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Salisbury, Harold Hubert (1915–1991)

Harold Hubert Salisbury, who has died at his home in England, was South Australia's most controversial police commissioner.

Mr Salisbury was chief constable of the York and North-East Yorkshire Police Force when, at the age of 56, he was appointed as the first career policeman to become commissioner in South Australia.

It was 1972, a time of profound political and social change in South Australia. There had been disquiet leading to a Royal Commission on police handling of Vietnam anti-war marches.

One consequence was that the Dunstan Government, sensitive to civil libertarian principles generally, was committed to bringing the police force under direct ministerial control.

This was a matter on which Mr Salisbury held strong views. At the time of his appointment, he was quoted as saying: "Once you accede to political pressure, both sides have got you.'' He was not in the job long before he realised he had a potentially explosive and highly embarrassing case on his hands—the drowning of a homosexual academic, Dr George Duncan, in the River Torrens. There were allegations, never proved in court, that members of the vice squad were responsible.

More conclusive—especially for Mr Salisbury—was the affair of the special branch files, which led to his summary dismissal by the Dunstan Government in 1978.

A report on the affair stated that Mr Salisbury continued the practice of his predecessor in passing on special branch information to ASIO — and in preventing Mr Dunstan from learning of this.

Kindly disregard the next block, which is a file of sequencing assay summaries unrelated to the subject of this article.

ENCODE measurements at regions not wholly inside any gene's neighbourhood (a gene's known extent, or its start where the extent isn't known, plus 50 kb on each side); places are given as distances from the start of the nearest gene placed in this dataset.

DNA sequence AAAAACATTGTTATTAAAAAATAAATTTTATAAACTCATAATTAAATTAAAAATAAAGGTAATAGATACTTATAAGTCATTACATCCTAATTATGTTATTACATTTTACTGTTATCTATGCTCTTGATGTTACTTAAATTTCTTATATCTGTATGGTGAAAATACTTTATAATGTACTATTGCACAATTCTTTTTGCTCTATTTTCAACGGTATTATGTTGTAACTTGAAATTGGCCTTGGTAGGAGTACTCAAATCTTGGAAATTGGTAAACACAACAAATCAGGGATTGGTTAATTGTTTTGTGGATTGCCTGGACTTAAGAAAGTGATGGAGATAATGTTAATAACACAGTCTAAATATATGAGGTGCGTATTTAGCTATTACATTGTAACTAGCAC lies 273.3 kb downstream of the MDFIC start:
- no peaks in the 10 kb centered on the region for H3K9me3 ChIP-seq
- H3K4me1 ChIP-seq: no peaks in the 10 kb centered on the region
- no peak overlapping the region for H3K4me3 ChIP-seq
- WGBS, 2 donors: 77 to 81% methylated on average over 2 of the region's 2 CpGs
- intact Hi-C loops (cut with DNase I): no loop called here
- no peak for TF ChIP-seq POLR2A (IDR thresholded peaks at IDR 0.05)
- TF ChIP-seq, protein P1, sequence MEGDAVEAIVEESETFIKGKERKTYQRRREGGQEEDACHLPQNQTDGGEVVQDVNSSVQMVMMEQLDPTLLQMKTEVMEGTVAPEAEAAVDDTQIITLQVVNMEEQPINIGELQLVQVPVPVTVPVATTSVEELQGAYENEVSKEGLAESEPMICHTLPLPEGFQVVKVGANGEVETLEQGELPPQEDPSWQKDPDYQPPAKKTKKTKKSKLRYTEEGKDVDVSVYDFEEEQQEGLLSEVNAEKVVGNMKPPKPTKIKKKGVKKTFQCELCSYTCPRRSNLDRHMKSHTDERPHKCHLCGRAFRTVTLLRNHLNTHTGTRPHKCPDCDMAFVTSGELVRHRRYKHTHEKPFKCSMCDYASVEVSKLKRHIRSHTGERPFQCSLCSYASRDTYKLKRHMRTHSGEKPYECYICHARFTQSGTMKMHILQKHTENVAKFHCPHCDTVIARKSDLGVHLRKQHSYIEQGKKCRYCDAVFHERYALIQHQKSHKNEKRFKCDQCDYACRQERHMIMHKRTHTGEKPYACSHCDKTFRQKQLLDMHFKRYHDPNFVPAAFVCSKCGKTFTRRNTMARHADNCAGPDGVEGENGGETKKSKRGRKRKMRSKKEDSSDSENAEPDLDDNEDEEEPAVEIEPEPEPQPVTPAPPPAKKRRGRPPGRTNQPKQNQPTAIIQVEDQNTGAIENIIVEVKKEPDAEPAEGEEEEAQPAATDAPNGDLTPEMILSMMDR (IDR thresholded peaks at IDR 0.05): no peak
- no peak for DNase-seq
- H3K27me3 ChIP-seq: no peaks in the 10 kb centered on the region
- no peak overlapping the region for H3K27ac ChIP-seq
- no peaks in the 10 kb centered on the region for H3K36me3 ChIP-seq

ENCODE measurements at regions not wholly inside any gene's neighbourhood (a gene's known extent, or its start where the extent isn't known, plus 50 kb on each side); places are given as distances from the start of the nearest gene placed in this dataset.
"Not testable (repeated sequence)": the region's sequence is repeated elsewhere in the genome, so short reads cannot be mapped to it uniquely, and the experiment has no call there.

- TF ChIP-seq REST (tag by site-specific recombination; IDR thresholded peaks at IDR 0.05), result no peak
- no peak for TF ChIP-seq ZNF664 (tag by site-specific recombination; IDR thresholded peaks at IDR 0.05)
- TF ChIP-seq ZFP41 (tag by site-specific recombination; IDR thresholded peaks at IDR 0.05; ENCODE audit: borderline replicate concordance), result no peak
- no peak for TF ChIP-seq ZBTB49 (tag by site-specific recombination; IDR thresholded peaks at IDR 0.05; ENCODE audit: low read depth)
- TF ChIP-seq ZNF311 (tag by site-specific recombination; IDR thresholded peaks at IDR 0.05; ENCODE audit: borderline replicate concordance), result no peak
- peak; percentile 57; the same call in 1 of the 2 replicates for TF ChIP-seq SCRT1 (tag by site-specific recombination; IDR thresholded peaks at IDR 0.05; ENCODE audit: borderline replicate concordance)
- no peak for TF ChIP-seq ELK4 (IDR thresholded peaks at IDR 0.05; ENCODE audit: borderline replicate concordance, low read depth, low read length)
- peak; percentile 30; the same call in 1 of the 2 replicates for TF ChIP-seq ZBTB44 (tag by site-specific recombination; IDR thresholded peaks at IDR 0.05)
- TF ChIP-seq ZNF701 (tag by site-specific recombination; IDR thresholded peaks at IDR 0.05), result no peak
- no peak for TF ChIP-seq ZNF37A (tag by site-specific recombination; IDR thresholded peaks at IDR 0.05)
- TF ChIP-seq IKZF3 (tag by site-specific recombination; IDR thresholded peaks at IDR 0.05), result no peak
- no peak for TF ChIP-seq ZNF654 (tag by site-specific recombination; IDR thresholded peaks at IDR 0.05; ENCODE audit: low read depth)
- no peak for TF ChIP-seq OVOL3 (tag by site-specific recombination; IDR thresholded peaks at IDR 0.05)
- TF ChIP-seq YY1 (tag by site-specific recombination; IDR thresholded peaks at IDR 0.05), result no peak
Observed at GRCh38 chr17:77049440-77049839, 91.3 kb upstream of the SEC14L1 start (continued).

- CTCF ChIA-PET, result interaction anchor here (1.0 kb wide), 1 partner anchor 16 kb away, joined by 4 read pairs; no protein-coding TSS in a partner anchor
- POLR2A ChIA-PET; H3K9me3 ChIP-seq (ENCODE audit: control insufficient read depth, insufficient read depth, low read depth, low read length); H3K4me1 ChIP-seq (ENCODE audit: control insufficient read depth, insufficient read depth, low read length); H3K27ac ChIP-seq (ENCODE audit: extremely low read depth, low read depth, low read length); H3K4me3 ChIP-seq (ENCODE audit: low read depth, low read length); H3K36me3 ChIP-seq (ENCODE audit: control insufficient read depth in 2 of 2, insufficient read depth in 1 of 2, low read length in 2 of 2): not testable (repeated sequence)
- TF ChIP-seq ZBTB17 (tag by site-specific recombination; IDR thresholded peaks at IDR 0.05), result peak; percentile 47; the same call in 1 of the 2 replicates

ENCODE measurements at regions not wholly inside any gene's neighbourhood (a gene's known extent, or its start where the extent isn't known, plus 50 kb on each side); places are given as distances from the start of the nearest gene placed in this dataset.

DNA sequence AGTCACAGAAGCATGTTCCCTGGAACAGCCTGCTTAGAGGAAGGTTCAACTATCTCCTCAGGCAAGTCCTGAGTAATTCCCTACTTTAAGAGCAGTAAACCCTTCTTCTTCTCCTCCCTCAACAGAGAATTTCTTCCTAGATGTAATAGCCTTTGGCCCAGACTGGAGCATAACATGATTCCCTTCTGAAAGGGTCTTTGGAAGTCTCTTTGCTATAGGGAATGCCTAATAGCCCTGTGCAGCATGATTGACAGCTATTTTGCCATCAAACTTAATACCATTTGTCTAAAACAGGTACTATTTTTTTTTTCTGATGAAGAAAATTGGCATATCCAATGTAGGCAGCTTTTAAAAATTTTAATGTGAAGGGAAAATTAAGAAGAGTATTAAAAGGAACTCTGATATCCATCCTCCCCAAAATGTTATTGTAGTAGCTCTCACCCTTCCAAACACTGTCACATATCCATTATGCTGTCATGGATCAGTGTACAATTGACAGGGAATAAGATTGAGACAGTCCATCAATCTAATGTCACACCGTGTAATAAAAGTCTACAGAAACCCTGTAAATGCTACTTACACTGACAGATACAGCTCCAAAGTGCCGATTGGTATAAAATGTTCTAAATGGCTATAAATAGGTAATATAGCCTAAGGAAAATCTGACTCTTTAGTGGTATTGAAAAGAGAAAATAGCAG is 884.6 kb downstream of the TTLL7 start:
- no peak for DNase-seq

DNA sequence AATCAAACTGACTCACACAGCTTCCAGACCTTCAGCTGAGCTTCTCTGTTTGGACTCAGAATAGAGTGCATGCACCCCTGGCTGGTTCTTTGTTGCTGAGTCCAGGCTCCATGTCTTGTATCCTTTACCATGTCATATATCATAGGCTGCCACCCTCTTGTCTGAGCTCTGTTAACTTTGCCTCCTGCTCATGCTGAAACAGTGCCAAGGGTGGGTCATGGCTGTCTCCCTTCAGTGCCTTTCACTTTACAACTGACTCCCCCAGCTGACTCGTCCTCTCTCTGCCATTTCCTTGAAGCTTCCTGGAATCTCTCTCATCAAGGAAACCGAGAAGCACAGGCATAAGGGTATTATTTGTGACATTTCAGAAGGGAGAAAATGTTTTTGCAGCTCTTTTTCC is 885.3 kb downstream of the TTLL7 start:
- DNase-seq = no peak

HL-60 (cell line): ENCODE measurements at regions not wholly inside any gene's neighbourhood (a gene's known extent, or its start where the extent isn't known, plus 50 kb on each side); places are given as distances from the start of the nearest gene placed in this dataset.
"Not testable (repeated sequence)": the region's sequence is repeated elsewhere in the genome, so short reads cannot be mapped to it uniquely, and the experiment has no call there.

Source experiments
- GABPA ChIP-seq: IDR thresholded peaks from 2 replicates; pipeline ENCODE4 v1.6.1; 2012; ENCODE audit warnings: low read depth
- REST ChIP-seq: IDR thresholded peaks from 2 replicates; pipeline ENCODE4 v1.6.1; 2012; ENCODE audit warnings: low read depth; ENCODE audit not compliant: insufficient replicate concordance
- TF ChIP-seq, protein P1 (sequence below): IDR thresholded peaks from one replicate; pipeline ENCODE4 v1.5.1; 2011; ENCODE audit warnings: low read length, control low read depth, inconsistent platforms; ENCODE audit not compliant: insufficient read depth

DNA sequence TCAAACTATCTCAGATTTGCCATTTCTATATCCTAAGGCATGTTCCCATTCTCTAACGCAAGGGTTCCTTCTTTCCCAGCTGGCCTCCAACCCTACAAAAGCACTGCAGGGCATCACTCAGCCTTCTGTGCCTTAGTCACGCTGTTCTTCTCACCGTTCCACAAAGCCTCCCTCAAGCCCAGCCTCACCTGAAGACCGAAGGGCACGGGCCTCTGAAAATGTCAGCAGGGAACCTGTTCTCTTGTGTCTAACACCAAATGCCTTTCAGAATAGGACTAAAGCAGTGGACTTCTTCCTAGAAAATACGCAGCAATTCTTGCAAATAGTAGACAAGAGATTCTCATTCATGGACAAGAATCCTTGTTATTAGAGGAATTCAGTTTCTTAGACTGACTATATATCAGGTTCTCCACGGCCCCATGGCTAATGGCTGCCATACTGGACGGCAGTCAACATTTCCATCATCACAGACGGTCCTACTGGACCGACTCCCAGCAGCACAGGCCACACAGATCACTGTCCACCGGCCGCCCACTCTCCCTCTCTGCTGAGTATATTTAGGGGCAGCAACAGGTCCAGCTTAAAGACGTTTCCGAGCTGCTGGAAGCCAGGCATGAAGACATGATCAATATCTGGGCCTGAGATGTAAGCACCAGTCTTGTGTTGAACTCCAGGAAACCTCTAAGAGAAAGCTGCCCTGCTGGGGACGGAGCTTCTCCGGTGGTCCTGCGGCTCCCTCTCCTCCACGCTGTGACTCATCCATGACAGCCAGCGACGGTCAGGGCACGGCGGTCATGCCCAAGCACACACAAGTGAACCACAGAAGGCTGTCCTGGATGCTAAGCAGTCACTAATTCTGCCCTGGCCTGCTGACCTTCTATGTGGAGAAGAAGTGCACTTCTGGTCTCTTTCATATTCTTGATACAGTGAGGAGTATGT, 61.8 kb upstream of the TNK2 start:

Mr Dunstan was outraged. He disbanded the special branch and sacked Mr Salisbury, saying he had misled the Government, Parliament and the people over the branch's activities.

Mr Salisbury was a man of conservative social views. He condemned the "agents of darkness'' who, in his view, planned the destruction of marriage and the family way of life.

In his professional role, however, he was something of a radical. He had police learn Aboriginal languages and brought about big changes in police-Aboriginal relations; introduced the police dog squad, and launched the first holiday traffic safety campaigns.

Soon after his dismissal, Mr Salisbury and his wife left South Australia to retire to his home in Pershore, Worcestershire.

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'Salisbury, Harold Hubert (1915–1991)', Obituaries Australia, National Centre of Biography, Australian National University, https://oa.anu.edu.au/obituary/salisbury-harold-hubert-14851/text26207, accessed 24 October 2021.

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